Gardening Reflections ’21

So comes the end of another eventful year in horticulture for me. It has been one full of success, lots of learning, and ultimately a year ending with an exciting new chapter in my gardening journey. I just wanted to take this opportunity to briefly cast my eye back on the last 12 months to pick out some of my personal highlights.

After the disappointments of leaving the Walled Garden at Hanbury somewhat empty in 2020, it was joyous to see it back to its productive best this year. It was a successful season growing a range of vegetables, with highlights including some whopping onions, a bounty of courgettes, and impressive beetroot. Also seeing the borders full of flowers and the tunnels bursting with crops like tomatoes and cucumbers was immensely satisfying. The veg and flowers were loved by visitors and, as usual, were a hit when put on the stall for folks to take home. I spoke about the successes in my Walled Garden Diaries blogs this summer.

However, it is two main crops that stand out in my memory. Firstly, the squashes and pumpkins grew in large numbers and produced some absolutely huge stars of the show. The ‘Atlantic Giant’ which got massive really impressed visitors and became a talking point around the property, and on social media. Secondly, it was the runner beans and in particular the success of their inventive, and novelty, ‘S’-shaped serpentine supports.

It was a rollercoaster year for the allotment, starting with the early months in which most of Plot 1 stood underwater. That was a shock to the system, but thankfully (and to be honest surprisingly) it did not stop the onions and garlic that were sitting bathing in January from growing on and strong. You can read my blog post on how to deal with a waterlogged allotment.

The allotment did produce a good amount of food and flowers for us throughout the summer, though admittedly it was a bit more of a struggle this year to keep on top of the weeds fitting it around gardening full-time. Ultimately, it is a shame to have to give up Plot 1 in October due to moving away from the area.

I really enjoyed writing blogs for my Grow with the Pros series, and I am thankful to all those who helped me out with these articles. I was fortunate enough to get some really talented growers to spare me some of their time and answer questions and I learned a lot from their answers. Hopefully, some readers also got some good tips and inspiration to help them at home. I definitely think the series has legs and I do intend to write more next year.

Those who read my recent blog will know I left Hanbury for a fresh challenge and a new role as Kitchen Gardener at Netherby Hall in Cumbria. It has been a whirlwind end to 2021 moving a long way up north and starting an exciting chapter in a new Walled Garden. I have wanted for a while now to specialise in growing edibles and this has given me that chance, primarily growing vegetables, fruit, and herbs for a local restaurant called the Pentonbridge Inn. The job has everything I could have wanted, an impressive Walled Garden, greenhouses, scope to grow a wide range of produce, and a high-quality outlet for the crops. I am able to experience the full journey, from sowing to planting to harvest to plate – and that is exciting!!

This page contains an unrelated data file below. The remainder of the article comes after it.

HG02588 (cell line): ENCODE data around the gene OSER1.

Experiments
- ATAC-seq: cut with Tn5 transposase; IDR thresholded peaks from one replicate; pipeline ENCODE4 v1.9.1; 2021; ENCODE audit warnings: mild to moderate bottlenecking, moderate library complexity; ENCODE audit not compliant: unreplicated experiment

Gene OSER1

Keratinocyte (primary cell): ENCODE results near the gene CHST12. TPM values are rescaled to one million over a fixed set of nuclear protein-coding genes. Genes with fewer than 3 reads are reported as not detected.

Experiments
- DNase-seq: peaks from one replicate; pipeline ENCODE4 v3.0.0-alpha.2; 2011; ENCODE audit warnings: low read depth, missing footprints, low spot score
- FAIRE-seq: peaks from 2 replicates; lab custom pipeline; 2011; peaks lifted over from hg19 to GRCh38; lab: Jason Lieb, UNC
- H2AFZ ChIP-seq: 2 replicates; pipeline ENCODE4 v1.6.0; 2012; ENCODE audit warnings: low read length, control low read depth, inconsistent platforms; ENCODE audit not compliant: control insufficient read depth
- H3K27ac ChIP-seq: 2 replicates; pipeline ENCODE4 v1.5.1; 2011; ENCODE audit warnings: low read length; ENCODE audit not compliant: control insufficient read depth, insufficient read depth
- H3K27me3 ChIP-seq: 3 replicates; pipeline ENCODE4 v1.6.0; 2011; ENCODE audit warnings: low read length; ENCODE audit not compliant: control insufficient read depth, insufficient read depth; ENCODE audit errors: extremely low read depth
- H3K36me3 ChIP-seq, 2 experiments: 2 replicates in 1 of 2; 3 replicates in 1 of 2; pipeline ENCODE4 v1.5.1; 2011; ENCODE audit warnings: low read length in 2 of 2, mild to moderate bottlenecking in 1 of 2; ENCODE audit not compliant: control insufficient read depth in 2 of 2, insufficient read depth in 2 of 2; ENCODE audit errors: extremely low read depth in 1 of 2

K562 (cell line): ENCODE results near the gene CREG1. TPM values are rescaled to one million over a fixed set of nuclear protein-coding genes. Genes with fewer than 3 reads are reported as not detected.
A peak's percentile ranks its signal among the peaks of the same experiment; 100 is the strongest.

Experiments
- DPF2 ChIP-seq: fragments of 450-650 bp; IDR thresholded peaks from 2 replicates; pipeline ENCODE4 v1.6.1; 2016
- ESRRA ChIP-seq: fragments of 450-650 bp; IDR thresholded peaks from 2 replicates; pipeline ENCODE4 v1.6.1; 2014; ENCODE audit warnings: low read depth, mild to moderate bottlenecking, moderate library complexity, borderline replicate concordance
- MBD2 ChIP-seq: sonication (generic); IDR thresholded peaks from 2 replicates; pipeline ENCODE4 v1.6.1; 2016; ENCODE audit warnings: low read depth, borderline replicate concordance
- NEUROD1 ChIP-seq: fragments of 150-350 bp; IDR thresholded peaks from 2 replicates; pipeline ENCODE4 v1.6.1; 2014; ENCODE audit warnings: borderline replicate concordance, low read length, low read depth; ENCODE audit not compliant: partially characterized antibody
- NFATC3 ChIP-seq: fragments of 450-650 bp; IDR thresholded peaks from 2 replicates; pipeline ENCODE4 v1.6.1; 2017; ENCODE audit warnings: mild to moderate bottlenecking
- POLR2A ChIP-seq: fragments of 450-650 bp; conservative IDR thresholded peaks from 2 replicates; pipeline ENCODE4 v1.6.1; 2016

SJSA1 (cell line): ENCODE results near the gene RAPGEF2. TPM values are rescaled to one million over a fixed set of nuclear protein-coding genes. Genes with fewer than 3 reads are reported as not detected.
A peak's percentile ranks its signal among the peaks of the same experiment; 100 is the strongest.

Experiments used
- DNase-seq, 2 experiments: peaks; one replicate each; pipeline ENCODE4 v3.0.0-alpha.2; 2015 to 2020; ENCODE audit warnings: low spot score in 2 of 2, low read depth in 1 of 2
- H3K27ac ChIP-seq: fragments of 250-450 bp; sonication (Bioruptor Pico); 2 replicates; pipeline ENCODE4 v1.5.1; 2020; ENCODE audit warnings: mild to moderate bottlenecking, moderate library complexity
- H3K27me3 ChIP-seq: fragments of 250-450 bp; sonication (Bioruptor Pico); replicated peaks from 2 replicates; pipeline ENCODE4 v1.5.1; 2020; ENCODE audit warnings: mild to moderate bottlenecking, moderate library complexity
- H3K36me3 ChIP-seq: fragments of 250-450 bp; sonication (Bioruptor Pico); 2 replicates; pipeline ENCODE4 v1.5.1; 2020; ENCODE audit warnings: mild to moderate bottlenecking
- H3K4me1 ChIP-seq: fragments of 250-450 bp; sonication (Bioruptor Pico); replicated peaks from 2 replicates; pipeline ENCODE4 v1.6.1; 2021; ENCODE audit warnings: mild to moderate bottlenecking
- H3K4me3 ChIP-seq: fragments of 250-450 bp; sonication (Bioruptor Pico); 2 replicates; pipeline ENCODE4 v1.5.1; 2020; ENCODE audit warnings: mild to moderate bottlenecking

Although not a long list I have visited a number of great gardens this year, such as:

  • Lowther Castle – a lovely garden around the ruins of the Castle near Penrith being restored as part of a 20-year plan from garden designer Dan Pearson. The planting within the ruins is spectacular and complimented by a parterre out the front and a rose garden. A work-in-progress, as in development is a Japanese Garden and Rock Garden due for completion in 2022. The header image is us posing by the parterre with the imposing Castle behind.
  • Canons Ashby – A National Trust garden in Northamptonshire with formal gardens and parkland. It had sloping terraced gardens with topiary, parterres, vegetable garden and more.
  • Hidcote Manor Garden – A garden obviously close to our hearts having both worked at Hidcote. A world famous arts and crafts garden with garden rooms, spectacular borders, crisp hedges and stunning vistas. Always a fantastic place to visit.
  • Kiftsgate – A neighbour to Hidcote and often overlooked, but definitely worthy of a visit. Fantastic designs with areas that have evolved over the eras, from traditional borders bustling with blooms to modern sleek rooms. It also has amazing views over the Cotswolds.
  • Rousham Gardens – A hidden gem of a garden in Oxfordshire showing the best of 18th century garden design. It is a mix of parkland and formal garden that has treats around every corner and it was an excellent experience as well as a surprising one, as I knew little of Rousham before visiting.
  • Cambo – The 2.5 acre Walled Garden in Fife was a wealth of colour during summer with its abundant and naturalistic plantings. It has masses of interest including veg garden, cutting garden, grass garden, prairie garden and woodland walk, and you can even walk from Cambo right down to the beach.
The formal gardens at Rousham

Wishing you all a Happy New Year and fingers crossed 2022 will be a fantastic gardening year for everyone.

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